The TSIS (Total and Spectral Solar Irradiance Sensor) is an instrument on the International Space Station (ISS) to measure the total and spectral solar irradiance.
TSIS is a project of NASA/GSFC (Goddard Space Flight Center) and the University of Colorado CU/LASP (Laboratory for Atmospheric and Space Physics).
The objective of TSIS is to acquire measurements of total and spectral solar irradiance (TSI and SSI, respectively). TSI (Total Solar Irradiance) is required for establishing Earth's total energy input while SSI (Solar Spectral Irradiance) is needed to understand how the atmosphere responds to changes in the sun's output. Solar irradiance is one of the longest and most fundamental of all climate data records derived from space-based observations.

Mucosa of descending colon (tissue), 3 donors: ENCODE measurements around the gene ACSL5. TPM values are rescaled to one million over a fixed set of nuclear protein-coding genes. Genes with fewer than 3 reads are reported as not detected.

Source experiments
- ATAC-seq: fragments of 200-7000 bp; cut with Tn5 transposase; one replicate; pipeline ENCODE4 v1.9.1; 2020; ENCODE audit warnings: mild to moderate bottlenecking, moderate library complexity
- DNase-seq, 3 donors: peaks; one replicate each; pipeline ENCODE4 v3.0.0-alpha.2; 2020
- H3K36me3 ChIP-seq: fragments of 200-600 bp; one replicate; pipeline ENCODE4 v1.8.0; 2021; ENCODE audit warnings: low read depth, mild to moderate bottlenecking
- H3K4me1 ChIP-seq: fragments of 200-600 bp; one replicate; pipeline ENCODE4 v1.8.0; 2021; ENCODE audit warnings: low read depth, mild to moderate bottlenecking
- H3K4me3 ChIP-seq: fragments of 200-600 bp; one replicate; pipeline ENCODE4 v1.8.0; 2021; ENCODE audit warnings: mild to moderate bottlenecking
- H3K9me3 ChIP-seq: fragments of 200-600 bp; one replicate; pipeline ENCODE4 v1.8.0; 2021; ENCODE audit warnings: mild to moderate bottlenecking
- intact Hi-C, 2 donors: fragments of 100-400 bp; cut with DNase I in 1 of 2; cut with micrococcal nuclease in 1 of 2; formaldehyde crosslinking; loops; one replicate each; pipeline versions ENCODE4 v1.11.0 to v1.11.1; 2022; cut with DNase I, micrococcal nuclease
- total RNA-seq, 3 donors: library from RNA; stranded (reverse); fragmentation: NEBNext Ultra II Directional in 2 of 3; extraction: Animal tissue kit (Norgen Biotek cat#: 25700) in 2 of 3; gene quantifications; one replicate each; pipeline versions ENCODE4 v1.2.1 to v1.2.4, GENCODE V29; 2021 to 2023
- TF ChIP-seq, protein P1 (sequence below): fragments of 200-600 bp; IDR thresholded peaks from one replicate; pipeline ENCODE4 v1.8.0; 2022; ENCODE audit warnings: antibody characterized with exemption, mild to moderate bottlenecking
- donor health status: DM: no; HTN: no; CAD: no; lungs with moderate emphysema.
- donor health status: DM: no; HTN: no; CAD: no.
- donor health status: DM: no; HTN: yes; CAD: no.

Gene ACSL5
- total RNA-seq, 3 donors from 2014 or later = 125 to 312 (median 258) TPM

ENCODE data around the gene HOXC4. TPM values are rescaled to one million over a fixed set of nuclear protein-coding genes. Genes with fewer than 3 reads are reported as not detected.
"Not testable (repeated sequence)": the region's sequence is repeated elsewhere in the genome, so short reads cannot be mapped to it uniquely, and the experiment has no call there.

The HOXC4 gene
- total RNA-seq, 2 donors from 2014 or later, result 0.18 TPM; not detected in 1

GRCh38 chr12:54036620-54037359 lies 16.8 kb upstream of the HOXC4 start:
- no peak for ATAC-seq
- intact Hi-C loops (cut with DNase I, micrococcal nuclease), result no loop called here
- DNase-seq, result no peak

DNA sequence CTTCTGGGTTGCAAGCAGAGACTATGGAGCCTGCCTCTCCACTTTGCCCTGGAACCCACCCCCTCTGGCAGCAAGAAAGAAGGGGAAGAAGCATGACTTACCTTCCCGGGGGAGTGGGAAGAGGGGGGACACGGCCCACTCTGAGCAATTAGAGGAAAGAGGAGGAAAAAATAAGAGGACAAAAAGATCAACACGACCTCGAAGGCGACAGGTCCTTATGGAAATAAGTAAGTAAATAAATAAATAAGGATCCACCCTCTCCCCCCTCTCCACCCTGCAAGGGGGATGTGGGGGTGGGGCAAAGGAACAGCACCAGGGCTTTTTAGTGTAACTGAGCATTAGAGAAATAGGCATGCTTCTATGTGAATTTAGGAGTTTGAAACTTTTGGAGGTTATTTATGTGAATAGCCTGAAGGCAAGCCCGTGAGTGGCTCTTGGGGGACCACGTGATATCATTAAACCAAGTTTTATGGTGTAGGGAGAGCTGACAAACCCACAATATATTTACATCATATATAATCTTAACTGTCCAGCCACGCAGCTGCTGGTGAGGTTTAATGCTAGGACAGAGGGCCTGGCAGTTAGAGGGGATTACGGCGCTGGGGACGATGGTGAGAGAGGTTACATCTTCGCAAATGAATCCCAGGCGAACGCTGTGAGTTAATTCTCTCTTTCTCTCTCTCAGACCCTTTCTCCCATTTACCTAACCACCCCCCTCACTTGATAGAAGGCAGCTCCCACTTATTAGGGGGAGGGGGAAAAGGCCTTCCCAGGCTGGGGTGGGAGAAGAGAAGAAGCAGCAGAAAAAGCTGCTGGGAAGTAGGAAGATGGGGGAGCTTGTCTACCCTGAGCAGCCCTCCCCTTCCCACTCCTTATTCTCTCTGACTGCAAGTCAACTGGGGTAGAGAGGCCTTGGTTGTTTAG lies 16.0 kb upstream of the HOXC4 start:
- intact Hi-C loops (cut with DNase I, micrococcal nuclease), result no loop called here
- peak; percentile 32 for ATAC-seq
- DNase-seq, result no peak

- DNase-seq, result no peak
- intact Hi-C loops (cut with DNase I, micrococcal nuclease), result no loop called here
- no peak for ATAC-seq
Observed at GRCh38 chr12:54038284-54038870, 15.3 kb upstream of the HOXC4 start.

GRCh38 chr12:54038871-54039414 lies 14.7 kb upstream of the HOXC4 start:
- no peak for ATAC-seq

The TSIS instrument was originally built for the cancelled NPOESS satellites. It was then moved to the SIDAR (JPSS Free Flyer 1) freeflying satellite, which was also cancelled. Finally it was reconfigured as an ISS attached payload. It provides continuation of the TIM (Total Irradiance Monitor) and the SIM (Spectral Irradiance Monitor) on NASA’s SORCE satellite launched in 2003 and on the failed Glory satellite. In 2012, a plan to maintain continuity of the TSI calibration scale between SORCE and TSIS was rapidly implemented through the USAF Space Test Program STPSat-3 that launched in late 2013 an carries the TCTE (TSI Calibration Transfer Experiment).
|Type / Application:||Earth Science|
|Operator:||NASA GSFC, University of Colorado CU/LASP (Laboratory for Atmospheric and Space Physics),|
|Contractors:||NASA GSFC, University of Colorado CU/LASP (Laboratory for Atmospheric and Space Physics),|
|Configuration:||Attached ISS payload|
|Orbit:||400 km × 400 km, 51.6° (typical)|
|TSIS||-||2017||CC SLC-40||Falcon-9 v1.2||with Dragon CRS-13, MISSE-FF 1, SDS|